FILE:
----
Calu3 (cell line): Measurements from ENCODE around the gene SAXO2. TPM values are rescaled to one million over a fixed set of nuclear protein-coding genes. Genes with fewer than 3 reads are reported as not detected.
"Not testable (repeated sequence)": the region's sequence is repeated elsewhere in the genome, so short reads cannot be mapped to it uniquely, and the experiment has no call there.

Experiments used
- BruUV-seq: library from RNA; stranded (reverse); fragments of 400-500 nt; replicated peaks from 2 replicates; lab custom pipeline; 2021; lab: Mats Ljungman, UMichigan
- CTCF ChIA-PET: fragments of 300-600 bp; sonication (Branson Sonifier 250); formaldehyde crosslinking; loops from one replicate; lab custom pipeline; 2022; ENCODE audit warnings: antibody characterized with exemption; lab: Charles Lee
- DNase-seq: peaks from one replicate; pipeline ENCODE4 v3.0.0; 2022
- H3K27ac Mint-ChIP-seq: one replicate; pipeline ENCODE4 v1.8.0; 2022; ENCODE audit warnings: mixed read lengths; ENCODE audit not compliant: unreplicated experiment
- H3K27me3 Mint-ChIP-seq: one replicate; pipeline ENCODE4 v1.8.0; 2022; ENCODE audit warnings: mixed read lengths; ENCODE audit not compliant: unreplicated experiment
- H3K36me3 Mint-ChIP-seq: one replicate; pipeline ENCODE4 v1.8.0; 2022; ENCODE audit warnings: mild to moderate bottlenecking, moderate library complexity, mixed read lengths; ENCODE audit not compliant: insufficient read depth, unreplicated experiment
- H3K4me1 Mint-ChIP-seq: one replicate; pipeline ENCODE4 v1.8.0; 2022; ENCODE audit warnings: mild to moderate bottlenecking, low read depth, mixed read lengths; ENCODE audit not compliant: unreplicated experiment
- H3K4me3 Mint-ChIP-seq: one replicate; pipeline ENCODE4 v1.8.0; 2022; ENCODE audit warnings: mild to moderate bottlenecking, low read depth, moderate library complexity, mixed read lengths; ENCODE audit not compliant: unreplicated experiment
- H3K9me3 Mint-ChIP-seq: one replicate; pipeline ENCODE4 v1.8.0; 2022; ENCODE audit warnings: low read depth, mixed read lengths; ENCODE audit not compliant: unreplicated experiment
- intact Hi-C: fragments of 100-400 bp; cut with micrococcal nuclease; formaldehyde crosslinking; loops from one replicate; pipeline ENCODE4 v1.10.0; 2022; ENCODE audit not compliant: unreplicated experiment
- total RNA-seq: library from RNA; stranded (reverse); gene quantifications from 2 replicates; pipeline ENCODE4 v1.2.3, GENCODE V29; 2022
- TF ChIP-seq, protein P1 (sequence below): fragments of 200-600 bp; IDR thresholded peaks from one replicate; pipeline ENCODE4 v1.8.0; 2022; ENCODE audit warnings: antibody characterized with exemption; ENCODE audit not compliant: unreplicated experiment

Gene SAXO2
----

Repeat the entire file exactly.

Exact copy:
Calu3 (cell line): Measurements from ENCODE around the gene SAXO2. TPM values are rescaled to one million over a fixed set of nuclear protein-coding genes. Genes with fewer than 3 reads are reported as not detected.
"Not testable (repeated sequence)": the region's sequence is repeated elsewhere in the genome, so short reads cannot be mapped to it uniquely, and the experiment has no call there.

Experiments used
- BruUV-seq: library from RNA; stranded (reverse); fragments of 400-500 nt; replicated peaks from 2 replicates; lab custom pipeline; 2021; lab: Mats Ljungman, UMichigan
- CTCF ChIA-PET: fragments of 300-600 bp; sonication (Branson Sonifier 250); formaldehyde crosslinking; loops from one replicate; lab custom pipeline; 2022; ENCODE audit warnings: antibody characterized with exemption; lab: Charles Lee
- DNase-seq: peaks from one replicate; pipeline ENCODE4 v3.0.0; 2022
- H3K27ac Mint-ChIP-seq: one replicate; pipeline ENCODE4 v1.8.0; 2022; ENCODE audit warnings: mixed read lengths; ENCODE audit not compliant: unreplicated experiment
- H3K27me3 Mint-ChIP-seq: one replicate; pipeline ENCODE4 v1.8.0; 2022; ENCODE audit warnings: mixed read lengths; ENCODE audit not compliant: unreplicated experiment
- H3K36me3 Mint-ChIP-seq: one replicate; pipeline ENCODE4 v1.8.0; 2022; ENCODE audit warnings: mild to moderate bottlenecking, moderate library complexity, mixed read lengths; ENCODE audit not compliant: insufficient read depth, unreplicated experiment
- H3K4me1 Mint-ChIP-seq: one replicate; pipeline ENCODE4 v1.8.0; 2022; ENCODE audit warnings: mild to moderate bottlenecking, low read depth, mixed read lengths; ENCODE audit not compliant: unreplicated experiment
- H3K4me3 Mint-ChIP-seq: one replicate; pipeline ENCODE4 v1.8.0; 2022; ENCODE audit warnings: mild to moderate bottlenecking, low read depth, moderate library complexity, mixed read lengths; ENCODE audit not compliant: unreplicated experiment
- H3K9me3 Mint-ChIP-seq: one replicate; pipeline ENCODE4 v1.8.0; 2022; ENCODE audit warnings: low read depth, mixed read lengths; ENCODE audit not compliant: unreplicated experiment
- intact Hi-C: fragments of 100-400 bp; cut with micrococcal nuclease; formaldehyde crosslinking; loops from one replicate; pipeline ENCODE4 v1.10.0; 2022; ENCODE audit not compliant: unreplicated experiment
- total RNA-seq: library from RNA; stranded (reverse); gene quantifications from 2 replicates; pipeline ENCODE4 v1.2.3, GENCODE V29; 2022
- TF ChIP-seq, protein P1 (sequence below): fragments of 200-600 bp; IDR thresholded peaks from one replicate; pipeline ENCODE4 v1.8.0; 2022; ENCODE audit warnings: antibody characterized with exemption; ENCODE audit not compliant: unreplicated experiment

Gene SAXO2